Brokers hard-pressed to repeat protest success
Hong Kong's small brokers abide by the adage that the squeaky wheel gets the oil. They like to protest and their past efforts have shown that to be a successful strategy.
A prime example was in 2002, when thousands of them took to the streets, armed with 6,000 signatures on a petition opposing the government scrapping the minimum brokerage commission. They managed to delay the change for a year until April 2003.
Learning from experience, the small brokers this year used similar tricks to protest against longer trading hours and shorter lunch breaks. After a street march in July, about 200 brokers collected 3,000 signatures for their petition outside the trading hall last Monday. They used colourful banners to explain their grievances - the stock exchange's plan to extend trading time by another 30 minutes and cut their lunch breaks to one hour from one hour and 30 minutes.
But it appears they will be hard-pressed to repeat their 2002 success.
There was more sympathy among market players and government officials for small brokers in the 2002 protest. The abolition of the minimum brokerage commission, which was set at 0.25 per cent of the value of the trade, was a serious threat to income.
Scrapping the commission allowed many banks and brokers to freely negotiate how much to charge their clients and smaller players were squeezed. Bigger banks and brokers could afford to offer incentives and discounts to win clients while small brokers faced the prospect of laying off staff.
That was why the government and the exchange agreed to delay the move by a year.
This time, however, things are different. The extended trading hours will not lead to job losses but could instead create opportunities as brokerages have to hire more staff to handle the longer hours.
Then there is the lunch issue - even after their lunch breaks are reduced brokers will still get an hour for lunch, in line with many industries. And they will still be better off than their counterparts in other cities such as London, New York, Sydney and Singapore, where there is no lunch break at all.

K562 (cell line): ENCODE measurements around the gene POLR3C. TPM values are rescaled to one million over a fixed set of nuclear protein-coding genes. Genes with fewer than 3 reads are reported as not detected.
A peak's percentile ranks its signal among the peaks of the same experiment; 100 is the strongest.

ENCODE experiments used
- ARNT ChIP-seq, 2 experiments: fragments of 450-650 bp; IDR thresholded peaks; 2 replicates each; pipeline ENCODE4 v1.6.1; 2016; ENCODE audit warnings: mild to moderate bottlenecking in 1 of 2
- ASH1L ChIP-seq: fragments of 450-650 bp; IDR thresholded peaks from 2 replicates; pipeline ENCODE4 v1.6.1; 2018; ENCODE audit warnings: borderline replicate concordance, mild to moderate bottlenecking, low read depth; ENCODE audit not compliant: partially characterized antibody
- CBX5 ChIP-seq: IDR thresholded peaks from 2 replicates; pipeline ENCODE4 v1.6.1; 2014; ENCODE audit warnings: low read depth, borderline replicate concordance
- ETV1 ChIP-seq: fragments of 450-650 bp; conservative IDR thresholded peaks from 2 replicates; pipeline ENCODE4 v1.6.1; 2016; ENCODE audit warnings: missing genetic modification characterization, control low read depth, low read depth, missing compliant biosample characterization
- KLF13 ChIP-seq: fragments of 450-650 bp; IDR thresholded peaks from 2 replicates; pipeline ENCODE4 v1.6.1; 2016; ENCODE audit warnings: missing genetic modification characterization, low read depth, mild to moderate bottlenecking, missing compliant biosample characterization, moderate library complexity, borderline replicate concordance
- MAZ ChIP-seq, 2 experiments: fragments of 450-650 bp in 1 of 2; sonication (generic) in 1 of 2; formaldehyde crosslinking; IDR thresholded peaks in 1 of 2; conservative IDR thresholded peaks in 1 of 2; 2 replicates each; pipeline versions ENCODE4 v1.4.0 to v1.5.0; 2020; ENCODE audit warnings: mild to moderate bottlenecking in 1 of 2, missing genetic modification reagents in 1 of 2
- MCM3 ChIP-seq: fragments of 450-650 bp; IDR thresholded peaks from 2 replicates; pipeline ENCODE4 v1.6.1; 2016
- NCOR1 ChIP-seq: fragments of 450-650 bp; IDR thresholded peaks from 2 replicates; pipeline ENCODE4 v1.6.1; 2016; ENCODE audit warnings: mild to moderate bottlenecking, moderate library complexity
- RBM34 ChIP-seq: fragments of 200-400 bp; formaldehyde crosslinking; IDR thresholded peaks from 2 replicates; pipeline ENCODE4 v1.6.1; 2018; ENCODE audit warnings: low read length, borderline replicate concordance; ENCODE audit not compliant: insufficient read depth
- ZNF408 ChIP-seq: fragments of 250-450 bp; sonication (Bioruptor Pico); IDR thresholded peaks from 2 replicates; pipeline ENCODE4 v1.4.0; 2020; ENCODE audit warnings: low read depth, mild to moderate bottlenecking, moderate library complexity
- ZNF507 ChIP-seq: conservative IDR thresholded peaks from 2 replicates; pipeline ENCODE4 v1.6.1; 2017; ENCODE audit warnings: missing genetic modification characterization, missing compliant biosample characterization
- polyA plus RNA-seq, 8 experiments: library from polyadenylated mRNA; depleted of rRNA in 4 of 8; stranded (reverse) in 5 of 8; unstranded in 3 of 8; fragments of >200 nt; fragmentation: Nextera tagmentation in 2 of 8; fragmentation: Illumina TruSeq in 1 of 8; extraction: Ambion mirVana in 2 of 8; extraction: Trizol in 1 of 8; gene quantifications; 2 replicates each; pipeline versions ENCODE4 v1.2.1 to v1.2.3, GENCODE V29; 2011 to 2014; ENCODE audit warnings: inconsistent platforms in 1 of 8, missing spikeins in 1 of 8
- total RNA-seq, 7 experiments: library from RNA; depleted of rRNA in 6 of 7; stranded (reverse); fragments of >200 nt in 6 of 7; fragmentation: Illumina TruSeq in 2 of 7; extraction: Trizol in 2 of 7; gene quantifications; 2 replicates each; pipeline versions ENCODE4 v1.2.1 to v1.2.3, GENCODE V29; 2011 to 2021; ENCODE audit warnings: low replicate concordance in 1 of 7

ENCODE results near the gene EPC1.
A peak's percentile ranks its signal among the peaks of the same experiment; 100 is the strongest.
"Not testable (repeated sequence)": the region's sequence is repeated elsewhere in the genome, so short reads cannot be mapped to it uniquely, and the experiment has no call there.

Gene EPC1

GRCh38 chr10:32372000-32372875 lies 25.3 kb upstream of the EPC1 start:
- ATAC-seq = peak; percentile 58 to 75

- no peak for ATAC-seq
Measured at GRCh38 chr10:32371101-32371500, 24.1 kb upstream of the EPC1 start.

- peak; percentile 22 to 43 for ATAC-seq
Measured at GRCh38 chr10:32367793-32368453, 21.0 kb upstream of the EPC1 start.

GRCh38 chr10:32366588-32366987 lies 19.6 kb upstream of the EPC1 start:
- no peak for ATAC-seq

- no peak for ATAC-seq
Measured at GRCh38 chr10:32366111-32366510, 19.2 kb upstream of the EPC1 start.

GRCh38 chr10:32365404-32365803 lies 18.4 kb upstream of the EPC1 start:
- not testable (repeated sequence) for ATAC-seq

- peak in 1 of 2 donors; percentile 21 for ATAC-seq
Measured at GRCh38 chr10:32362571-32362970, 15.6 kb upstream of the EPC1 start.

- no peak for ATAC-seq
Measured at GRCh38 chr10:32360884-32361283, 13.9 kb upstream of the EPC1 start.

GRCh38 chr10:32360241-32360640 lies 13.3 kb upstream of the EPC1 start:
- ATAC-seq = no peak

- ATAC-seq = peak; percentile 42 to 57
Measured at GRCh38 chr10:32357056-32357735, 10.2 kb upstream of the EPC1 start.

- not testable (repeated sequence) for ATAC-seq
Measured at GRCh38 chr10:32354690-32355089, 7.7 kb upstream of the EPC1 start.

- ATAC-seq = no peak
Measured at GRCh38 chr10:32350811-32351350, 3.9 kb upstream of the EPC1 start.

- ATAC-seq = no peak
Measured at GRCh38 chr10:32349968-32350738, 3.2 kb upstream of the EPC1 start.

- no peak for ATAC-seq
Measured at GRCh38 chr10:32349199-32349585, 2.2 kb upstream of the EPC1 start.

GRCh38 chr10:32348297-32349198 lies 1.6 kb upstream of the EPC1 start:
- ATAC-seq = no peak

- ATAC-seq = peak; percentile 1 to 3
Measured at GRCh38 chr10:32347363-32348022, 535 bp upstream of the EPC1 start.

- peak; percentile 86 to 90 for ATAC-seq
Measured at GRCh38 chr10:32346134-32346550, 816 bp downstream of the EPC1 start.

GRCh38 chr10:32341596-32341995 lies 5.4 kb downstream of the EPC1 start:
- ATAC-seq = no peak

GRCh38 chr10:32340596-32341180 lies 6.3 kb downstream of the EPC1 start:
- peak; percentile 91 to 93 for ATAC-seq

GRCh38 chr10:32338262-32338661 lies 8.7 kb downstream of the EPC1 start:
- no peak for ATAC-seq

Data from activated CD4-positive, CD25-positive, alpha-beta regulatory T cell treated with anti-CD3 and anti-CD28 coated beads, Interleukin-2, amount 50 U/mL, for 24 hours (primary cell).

Brokerage executives and bosses are not too worried about the longer hours for the simple fact that they are not on the front line themselves. Some brokers see more business opportunities under extended trading hours when the market bounces back.
It is the front-line staff working at smaller firms who are most vociferous on this issue. Their bosses probably will not hire extra staff to cope with the longer hours. If the exchange wants these brokers to stop protesting, they should lobby their bosses to urge them to take on more front-line staff.
Some say longer trading hours are here to stay. Overseas bourses now trade six to eight hours a day, which is much longer than in Hong Kong. Before the initial extension of trading in March, the bourse only opened for four hours a day - the shortest hours of all exchanges. It now opens five hours a day.
If Hong Kong is to become an international market, the long lunch should become a thing of the past. Walker joins Barclays Capital Former insurer Jeff Walker has joined investment bank Barclays Capital as its managing director and Asia-Pacific head of insurance and financial institutional group. Based in Hong Kong, he will handle development and risk management for the group's insurance clients in the region.
Walker is no stranger to Hong Kong as he spent most of his career at New York Life and has been president and chief executive of New York Life Hong Kong, which has now been sold and renamed ACE. Before joining Barclays Capital, Walker was managing director and Asia-Pacific head of insurance at Japanese firm Daiwa Capital Markets Hong Kong.